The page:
Plug-In Electric Drive Vehicle Credit
The Plug-In Electric Drive Vehicle Credit (30D) provides credit between $2,500 and $7,500 in nonrefundable tax credit for qualifying vehicles. All electric vehicles must have been purchased after December 31, 2009, and must acquire their energy from a battery that has a capacity of at least 5 kilowatt-hours. The exact amount you are eligible for is dependent on the battery capacity, with larger payouts granted to vehicles with longer battery lives in kilowatt-hours.
In addition, vehicles with two or three wheels that are powered by batteries with 2.5 kilowatt-hours or more—which can be recharged via an external source—may qualify under Section G. Vehicles that fall into this category must have been purchased between 2012 and 2013, but the owners must have started using the vehicle in the year that the EV tax credit was claimed. The maximum amount available in nonrefundable tax credit is $2,500 for these vehicles and is calculated as 10 percent of the purchase price (see IRS Section 30D for more information).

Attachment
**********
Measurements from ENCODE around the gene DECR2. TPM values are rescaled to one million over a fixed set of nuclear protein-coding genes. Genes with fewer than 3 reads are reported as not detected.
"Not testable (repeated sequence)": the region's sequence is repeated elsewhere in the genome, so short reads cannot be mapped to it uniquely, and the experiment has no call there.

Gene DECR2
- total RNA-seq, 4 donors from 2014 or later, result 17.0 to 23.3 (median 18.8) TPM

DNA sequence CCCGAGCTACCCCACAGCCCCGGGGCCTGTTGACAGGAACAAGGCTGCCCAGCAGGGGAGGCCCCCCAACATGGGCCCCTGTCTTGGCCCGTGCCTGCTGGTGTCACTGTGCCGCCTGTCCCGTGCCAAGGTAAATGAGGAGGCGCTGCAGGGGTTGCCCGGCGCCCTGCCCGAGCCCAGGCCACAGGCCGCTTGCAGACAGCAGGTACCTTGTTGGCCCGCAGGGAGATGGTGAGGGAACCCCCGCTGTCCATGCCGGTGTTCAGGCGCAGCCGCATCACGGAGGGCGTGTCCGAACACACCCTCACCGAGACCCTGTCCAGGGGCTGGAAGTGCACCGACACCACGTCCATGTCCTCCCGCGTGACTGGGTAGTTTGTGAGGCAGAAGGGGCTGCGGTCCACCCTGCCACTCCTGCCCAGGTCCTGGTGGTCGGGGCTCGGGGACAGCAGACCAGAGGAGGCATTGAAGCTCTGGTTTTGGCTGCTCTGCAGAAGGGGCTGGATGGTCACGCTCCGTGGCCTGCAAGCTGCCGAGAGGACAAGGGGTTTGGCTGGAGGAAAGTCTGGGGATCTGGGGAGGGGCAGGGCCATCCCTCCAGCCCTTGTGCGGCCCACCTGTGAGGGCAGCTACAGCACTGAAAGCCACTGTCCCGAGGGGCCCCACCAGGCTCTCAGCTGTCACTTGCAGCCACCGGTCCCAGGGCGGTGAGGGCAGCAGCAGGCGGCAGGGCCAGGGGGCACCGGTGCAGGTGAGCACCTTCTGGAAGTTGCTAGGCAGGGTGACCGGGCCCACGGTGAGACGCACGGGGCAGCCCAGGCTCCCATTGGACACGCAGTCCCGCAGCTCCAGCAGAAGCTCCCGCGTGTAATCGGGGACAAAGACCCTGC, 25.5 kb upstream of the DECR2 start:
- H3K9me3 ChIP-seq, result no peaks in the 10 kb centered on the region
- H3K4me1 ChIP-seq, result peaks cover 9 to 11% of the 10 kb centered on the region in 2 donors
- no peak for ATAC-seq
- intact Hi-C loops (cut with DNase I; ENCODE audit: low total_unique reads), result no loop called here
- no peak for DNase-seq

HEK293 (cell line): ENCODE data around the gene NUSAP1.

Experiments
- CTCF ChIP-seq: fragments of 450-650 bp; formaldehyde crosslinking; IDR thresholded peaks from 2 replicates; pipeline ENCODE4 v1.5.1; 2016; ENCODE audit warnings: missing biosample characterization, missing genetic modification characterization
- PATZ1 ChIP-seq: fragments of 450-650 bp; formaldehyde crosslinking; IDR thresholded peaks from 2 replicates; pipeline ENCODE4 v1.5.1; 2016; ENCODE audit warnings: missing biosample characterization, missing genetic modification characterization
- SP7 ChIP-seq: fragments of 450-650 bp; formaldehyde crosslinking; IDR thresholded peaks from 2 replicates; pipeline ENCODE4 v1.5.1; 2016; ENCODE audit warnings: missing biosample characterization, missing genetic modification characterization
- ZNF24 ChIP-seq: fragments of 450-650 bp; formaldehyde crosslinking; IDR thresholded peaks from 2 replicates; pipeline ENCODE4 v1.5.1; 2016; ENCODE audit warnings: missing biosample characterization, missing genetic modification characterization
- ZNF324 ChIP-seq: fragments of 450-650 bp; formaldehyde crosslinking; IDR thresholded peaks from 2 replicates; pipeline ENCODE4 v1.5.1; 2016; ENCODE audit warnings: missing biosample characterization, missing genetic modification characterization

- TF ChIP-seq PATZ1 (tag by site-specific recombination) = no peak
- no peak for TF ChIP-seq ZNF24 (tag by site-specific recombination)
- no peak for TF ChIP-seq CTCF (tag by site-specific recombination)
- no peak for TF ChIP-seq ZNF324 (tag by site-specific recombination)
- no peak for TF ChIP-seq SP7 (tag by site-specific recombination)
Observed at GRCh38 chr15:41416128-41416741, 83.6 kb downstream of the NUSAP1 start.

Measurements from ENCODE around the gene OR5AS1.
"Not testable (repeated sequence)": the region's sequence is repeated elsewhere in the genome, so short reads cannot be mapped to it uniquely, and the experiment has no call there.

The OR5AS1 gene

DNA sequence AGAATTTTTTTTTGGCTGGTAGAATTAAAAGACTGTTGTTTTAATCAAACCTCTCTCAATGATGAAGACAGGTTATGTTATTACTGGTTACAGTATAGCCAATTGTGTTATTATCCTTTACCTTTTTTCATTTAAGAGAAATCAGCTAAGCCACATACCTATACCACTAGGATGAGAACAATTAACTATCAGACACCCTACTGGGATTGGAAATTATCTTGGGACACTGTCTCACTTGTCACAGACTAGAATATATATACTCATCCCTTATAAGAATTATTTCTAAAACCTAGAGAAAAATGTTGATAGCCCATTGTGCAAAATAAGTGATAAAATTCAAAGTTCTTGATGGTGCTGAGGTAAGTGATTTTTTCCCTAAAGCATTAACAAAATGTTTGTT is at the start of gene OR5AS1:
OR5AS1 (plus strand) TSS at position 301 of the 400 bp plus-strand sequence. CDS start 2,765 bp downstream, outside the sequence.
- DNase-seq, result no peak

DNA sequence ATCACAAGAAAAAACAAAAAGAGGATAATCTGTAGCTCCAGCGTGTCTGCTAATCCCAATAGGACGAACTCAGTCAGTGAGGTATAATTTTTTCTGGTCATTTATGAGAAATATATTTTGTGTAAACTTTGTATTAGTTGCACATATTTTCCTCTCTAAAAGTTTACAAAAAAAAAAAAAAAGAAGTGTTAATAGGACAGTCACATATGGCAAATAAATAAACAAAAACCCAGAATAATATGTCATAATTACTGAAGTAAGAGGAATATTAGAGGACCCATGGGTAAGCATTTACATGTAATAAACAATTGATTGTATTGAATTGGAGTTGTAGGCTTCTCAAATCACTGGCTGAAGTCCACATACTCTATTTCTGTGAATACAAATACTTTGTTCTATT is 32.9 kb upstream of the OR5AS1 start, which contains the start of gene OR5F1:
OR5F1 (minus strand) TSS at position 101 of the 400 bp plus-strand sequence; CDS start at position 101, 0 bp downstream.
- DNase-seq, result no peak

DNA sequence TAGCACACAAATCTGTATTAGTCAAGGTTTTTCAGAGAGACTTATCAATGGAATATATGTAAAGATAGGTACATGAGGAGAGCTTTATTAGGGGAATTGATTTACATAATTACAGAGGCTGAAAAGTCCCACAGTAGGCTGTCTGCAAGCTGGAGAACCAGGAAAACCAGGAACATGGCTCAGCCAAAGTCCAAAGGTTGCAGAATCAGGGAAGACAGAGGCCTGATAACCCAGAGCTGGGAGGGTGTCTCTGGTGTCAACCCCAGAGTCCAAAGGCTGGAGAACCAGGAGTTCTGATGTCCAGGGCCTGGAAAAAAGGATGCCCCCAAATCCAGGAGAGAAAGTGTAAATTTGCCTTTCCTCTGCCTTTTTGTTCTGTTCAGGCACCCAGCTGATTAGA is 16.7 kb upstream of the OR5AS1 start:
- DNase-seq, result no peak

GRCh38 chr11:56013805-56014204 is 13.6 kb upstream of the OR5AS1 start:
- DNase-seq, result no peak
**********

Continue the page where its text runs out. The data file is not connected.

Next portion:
Alternative Fuel Infrastructure Tax Credit
While the majority of the Alternative Fuel Infrastructure Tax Credit verbiage is aimed toward fueling-station owners, homeowners benefit from a credit as well. Residents who buy qualifying residential fueling equipment—including electric vehicle charging stations—before the end of the calendar year might be eligible for a tax credit of up to $1,000 (see IRS Form 8911 for additional information). If you’re considering installing an electric charging station in your home, remember that the process will likely require obtaining local permits.
“When city permits and inspections are involved,” says Steven Phillips, cofounder of A-EV Installs, “it takes a lot of experience and diplomacy to get things done on your behalf.” So, start planning now and call a reliable electrician if you’re interested in completing the work this year.
How To Get A California Electric Car Rebate